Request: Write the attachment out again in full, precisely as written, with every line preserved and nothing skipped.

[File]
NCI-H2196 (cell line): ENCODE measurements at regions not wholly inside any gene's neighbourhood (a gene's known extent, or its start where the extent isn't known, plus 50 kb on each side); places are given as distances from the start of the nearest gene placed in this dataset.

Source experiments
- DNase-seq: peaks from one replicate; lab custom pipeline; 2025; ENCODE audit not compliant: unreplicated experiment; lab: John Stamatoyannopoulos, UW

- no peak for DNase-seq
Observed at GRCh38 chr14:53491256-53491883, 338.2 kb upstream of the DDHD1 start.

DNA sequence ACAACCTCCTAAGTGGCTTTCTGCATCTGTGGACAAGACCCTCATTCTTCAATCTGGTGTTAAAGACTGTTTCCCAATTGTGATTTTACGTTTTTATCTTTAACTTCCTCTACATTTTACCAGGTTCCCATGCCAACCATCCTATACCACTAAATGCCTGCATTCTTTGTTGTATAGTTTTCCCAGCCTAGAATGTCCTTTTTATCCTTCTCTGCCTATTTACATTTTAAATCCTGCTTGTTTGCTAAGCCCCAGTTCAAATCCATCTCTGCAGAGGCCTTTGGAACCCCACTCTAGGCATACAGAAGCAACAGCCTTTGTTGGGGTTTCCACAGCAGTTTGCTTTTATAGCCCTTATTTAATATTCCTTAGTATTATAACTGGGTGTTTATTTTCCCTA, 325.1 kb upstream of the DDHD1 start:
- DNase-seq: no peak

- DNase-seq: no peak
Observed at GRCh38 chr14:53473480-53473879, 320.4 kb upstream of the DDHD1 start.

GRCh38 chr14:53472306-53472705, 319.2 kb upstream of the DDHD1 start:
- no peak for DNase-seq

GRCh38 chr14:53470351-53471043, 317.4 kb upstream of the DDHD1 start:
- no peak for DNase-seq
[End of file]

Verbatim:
NCI-H2196 (cell line): ENCODE measurements at regions not wholly inside any gene's neighbourhood (a gene's known extent, or its start where the extent isn't known, plus 50 kb on each side); places are given as distances from the start of the nearest gene placed in this dataset.

Source experiments
- DNase-seq: peaks from one replicate; lab custom pipeline; 2025; ENCODE audit not compliant: unreplicated experiment; lab: John Stamatoyannopoulos, UW

- no peak for DNase-seq
Observed at GRCh38 chr14:53491256-53491883, 338.2 kb upstream of the DDHD1 start.

DNA sequence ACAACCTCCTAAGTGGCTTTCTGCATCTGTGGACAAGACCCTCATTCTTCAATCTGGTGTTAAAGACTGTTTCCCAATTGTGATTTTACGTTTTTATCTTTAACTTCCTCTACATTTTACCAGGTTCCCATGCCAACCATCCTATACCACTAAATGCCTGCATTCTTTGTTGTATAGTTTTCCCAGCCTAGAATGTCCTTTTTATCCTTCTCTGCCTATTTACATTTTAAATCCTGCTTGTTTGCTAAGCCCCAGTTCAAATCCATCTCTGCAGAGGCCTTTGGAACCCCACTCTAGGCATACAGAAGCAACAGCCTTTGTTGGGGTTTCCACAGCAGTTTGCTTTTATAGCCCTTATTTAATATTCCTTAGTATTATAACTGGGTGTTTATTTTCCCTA, 325.1 kb upstream of the DDHD1 start:
- DNase-seq: no peak

- DNase-seq: no peak
Observed at GRCh38 chr14:53473480-53473879, 320.4 kb upstream of the DDHD1 start.

GRCh38 chr14:53472306-53472705, 319.2 kb upstream of the DDHD1 start:
- no peak for DNase-seq

GRCh38 chr14:53470351-53471043, 317.4 kb upstream of the DDHD1 start:
- no peak for DNase-seq